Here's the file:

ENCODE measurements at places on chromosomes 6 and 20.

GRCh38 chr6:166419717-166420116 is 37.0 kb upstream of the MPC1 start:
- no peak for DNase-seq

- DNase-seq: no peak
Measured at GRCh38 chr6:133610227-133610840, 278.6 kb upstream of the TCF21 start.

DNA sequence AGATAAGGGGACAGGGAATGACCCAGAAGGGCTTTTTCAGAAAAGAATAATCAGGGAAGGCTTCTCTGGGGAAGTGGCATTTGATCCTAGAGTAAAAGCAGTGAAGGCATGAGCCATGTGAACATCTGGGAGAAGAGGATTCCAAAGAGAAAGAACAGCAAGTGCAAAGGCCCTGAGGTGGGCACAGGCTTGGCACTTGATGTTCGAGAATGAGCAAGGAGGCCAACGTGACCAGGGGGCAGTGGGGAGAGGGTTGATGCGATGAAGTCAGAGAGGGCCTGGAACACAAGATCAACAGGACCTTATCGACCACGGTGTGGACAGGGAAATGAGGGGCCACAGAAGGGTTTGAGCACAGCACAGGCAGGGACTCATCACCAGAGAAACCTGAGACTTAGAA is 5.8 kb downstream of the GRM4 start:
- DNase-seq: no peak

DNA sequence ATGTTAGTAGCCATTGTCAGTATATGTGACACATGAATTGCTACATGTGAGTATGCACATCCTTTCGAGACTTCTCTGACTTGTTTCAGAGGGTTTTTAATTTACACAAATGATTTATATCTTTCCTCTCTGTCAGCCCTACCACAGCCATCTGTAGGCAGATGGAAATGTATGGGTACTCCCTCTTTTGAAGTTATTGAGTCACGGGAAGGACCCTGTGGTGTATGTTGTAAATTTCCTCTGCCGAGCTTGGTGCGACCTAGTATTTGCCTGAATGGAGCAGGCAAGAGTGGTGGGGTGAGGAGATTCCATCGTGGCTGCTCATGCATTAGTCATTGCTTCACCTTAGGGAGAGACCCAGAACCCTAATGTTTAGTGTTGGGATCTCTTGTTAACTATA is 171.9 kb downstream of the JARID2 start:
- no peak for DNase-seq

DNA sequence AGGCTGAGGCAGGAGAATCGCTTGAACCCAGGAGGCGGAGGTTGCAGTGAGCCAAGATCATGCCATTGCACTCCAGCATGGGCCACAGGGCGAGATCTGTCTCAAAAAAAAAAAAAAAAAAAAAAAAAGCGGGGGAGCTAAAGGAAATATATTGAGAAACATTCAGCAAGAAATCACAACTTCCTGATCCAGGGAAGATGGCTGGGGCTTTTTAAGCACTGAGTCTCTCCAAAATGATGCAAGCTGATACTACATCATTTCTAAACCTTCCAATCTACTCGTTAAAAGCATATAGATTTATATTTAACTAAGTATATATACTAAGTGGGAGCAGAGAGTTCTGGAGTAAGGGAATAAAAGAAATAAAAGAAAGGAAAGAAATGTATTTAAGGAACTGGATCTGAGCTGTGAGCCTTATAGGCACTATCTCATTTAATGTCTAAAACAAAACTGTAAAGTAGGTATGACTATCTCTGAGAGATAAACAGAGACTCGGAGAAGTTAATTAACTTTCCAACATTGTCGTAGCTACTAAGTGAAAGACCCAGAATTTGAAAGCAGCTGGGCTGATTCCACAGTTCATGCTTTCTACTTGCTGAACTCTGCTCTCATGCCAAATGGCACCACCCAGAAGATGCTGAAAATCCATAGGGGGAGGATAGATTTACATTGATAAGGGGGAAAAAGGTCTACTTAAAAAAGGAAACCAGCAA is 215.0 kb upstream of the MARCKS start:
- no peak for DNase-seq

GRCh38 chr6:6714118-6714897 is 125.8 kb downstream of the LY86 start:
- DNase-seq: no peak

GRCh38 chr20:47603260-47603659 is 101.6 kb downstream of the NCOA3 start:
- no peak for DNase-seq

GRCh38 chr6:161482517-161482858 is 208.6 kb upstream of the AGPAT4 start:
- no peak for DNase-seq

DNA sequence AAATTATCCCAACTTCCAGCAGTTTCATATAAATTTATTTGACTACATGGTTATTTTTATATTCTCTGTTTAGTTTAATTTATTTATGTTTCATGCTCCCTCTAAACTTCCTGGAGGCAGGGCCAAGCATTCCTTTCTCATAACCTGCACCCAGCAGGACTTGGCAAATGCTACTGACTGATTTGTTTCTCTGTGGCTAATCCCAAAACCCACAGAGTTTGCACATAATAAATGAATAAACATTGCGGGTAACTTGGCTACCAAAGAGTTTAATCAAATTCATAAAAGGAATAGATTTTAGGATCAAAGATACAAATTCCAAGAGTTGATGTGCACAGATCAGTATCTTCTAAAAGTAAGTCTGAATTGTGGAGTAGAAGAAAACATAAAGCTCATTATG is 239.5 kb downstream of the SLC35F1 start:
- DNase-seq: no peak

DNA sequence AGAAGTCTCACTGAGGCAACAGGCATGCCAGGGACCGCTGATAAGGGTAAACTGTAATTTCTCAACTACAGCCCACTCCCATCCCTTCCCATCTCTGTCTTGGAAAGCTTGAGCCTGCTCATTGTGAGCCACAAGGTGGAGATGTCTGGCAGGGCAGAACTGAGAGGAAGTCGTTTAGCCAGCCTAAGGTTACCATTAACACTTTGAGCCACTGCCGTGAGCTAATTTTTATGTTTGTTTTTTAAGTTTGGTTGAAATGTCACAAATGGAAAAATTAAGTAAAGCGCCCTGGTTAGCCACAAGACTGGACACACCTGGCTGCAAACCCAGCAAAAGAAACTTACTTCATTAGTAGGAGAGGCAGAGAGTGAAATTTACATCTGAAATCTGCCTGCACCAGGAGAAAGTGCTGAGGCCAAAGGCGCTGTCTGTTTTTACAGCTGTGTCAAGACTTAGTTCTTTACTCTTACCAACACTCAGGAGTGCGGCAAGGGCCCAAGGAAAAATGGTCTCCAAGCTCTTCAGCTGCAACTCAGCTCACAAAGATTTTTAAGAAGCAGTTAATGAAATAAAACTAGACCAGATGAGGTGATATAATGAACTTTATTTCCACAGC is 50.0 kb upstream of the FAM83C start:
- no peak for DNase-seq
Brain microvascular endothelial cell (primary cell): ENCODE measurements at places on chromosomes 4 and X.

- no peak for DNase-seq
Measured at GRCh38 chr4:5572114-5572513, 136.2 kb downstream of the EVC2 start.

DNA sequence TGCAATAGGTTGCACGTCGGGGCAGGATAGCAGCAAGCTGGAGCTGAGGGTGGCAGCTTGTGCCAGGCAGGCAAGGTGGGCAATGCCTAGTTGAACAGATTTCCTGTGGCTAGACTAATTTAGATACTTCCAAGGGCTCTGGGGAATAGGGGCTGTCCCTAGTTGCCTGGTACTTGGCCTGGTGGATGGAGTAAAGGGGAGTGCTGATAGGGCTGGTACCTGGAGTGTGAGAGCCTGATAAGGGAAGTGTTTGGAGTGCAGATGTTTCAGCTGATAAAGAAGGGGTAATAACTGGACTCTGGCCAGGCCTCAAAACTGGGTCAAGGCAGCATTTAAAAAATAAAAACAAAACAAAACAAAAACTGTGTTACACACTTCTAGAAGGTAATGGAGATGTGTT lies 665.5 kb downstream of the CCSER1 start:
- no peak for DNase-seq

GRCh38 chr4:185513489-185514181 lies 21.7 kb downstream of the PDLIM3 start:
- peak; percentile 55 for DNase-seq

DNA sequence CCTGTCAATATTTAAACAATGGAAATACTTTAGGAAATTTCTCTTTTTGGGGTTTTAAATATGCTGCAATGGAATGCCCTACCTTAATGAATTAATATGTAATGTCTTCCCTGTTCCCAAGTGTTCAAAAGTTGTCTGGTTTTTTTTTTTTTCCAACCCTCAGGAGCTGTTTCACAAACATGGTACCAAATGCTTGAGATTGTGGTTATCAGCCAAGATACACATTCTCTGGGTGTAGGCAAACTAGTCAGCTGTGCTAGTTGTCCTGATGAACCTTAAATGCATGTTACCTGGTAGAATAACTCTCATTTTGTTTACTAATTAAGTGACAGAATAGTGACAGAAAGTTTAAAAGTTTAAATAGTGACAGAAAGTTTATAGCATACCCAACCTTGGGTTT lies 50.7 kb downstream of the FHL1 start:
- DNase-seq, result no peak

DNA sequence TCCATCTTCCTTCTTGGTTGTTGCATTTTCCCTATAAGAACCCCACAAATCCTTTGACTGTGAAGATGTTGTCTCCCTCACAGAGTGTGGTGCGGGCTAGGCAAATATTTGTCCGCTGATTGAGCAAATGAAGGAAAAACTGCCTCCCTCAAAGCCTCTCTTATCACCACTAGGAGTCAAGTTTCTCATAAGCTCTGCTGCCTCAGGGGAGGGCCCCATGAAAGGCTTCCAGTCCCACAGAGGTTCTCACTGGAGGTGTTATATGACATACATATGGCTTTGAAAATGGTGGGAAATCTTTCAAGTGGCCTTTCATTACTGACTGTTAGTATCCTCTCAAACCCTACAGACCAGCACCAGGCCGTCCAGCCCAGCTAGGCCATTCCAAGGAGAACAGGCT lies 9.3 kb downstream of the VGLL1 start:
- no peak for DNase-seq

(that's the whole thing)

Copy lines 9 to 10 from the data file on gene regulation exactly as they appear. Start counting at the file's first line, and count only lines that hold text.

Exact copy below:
- no peak for DNase-seq

DNA sequence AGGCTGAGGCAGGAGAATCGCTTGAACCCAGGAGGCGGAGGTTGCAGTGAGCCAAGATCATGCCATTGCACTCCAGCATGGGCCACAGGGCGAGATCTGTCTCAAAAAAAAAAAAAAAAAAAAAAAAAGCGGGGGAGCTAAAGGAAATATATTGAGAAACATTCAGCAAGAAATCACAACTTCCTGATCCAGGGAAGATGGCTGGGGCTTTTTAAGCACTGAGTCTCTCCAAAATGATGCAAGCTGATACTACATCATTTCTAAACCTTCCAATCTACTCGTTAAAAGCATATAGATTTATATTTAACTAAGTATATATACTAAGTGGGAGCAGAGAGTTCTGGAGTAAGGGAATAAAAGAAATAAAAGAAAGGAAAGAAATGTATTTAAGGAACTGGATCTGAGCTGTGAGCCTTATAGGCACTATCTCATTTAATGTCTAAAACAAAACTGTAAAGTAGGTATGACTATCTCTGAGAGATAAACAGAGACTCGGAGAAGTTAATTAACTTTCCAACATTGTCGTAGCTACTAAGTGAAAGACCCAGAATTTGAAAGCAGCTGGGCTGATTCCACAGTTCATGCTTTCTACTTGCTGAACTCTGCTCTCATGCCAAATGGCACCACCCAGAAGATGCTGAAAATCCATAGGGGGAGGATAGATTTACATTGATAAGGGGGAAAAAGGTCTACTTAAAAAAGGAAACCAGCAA is 215.0 kb upstream of the MARCKS start: